We’re down to one final presidential debate: The second scheduled meetup between President Trump and Democratic nominee Joe Biden was canceled amid a dispute about whether to do it virtually. The last presidential debate of 2020, set for tonight in Nashville, will take place in person with changes to its format: For the first two minutes of each segment, the candidate whose turn it isn’t to speak will have his microphone cut off, and guests must wear masks.
For this final debate, the coronavirus safety plan onstage is similar to the first one: It will be held in person, but the candidates will be far apart and not shake hands.
The audience will again be smaller than in debates in years past. The first debate had 80 to 90 people in the audience, all of whom were supposed to be tested for the novel coronavirus. The attendees were also supposed to wear masks, per the advice of the Cleveland Clinic, which was the official partner of the debate. But members of the Trump family took off their masks after arriving, prompting widespread criticism, including from moderator Chris Wallace of Fox News, and new rules say that any audience member without a mask will be asked to leave.
The vice-presidential debate between Vice President Pence and Sen. Kamala D. Harris (D-Calif.) had plexiglass between the candidates. Then Trump, fresh off a coronavirus diagnosis, said he wouldn’t do the second debate virtually. The two candidates ended up participating in dueling town-hall forums instead.
Here’s what we know about the third and final presidential debate.
Last presidential debate: Tonight
Location: Belmont University in Nashville. This is one of the few original hosting universities that did not reverse its decision to hold a debate.
Time: 9-10:30 p.m. Eastern time
Where to watch: The Washington Post will have an uninterrupted live stream of the debate. It will also be carried on most major news stations.
Moderator: Kristen Welker, NBC News White House correspondent and co-anchor of “Weekend Today”
Details: The debate will be 90 minutes long and have no commercial breaks. It will be divided into six 15-minute segments that the moderator has chosen. They are: fighting covid-19, American families, race in America, climate change, national security and leadership.
Trump’s campaign has criticized the topics, saying they thought this was supposed to be a foreign policy debate. The head of the Commission on Presidential Debates said that’s not true.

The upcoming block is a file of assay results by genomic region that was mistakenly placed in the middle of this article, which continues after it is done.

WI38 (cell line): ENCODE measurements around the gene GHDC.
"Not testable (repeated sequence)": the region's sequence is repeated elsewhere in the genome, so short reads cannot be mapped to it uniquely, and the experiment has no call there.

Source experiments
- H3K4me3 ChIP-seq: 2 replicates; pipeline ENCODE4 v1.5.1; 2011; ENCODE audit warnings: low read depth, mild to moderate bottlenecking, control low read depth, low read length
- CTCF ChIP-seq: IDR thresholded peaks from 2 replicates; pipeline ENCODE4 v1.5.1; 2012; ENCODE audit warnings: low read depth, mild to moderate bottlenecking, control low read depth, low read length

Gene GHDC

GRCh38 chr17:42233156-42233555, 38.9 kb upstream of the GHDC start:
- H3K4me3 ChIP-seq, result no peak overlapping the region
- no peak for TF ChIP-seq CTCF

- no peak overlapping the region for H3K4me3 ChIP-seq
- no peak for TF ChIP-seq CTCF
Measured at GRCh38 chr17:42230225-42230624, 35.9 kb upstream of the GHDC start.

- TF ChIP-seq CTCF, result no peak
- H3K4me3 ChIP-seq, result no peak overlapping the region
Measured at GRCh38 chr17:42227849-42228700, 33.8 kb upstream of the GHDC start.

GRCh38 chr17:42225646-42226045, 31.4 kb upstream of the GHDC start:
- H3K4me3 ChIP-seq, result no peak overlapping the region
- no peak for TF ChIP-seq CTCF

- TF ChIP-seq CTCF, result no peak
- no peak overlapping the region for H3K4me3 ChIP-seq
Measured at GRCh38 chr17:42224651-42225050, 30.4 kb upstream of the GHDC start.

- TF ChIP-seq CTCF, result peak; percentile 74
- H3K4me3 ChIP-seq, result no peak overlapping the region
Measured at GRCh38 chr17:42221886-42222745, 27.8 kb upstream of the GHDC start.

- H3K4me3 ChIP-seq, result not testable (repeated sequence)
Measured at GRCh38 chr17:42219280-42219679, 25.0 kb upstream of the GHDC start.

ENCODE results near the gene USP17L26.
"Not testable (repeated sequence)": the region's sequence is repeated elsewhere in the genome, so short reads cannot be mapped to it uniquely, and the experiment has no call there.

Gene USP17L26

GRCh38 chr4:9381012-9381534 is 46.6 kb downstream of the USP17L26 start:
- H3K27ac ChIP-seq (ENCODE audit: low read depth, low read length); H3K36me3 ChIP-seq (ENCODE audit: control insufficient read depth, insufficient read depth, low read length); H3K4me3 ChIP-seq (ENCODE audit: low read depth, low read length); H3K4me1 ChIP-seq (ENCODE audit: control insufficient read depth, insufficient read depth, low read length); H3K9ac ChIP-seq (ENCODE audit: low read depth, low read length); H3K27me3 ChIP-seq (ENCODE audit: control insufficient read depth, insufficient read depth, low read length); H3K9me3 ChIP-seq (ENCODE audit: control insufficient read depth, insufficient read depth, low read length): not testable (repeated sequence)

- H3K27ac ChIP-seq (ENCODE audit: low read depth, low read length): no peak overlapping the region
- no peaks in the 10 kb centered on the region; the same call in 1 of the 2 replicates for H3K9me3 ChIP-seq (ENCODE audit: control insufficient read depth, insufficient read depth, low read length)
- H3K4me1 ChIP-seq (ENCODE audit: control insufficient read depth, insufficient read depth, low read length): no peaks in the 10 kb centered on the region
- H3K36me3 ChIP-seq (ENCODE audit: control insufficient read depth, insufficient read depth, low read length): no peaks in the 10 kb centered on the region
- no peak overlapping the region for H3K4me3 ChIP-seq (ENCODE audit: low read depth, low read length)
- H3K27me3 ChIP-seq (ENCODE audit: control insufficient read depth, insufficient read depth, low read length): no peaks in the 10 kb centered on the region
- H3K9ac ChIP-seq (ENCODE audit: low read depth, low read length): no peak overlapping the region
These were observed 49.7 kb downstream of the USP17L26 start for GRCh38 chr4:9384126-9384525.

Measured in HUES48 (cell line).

Trump has criticized the moderator, Welker, as being biased, as he has other moderators. The commission and even a Fox News host have defended Welker’s integrity.
The commission also announced days before the debate that in light of Trump’s frequent interruptions during the first one, it will silence the microphone of the candidate who is not speaking during the two-minute opening segment for each candidate. After each candidate has two minutes, there will be an open discussion where both microphones will be on, but the commission urged civility in a statement: “It is the hope of the Commission that the candidates will be respectful of each other’s time.” The Trump campaign said it still will participate, despite the president criticizing a potential virtual debate as a forum where it would be too easy to silence his microphone.
The Washington Post reports that both candidates are strategizing how to work with the new format. Advisers are asking Trump to interrupt less and let Biden talk more.
Meanwhile, Biden is doing more formal debate prep than Trump. The president is using his rallies and chats with his advisers to prepare, and he’s likely to bring up unsubstantiated, alleged emails about Biden’s son Hunter Biden claiming he tried to leverage his father’s vice presidency for business. Biden has said it’s a smear campaign and noted that Trump’s own children have been accused of making money off their father’s presidency.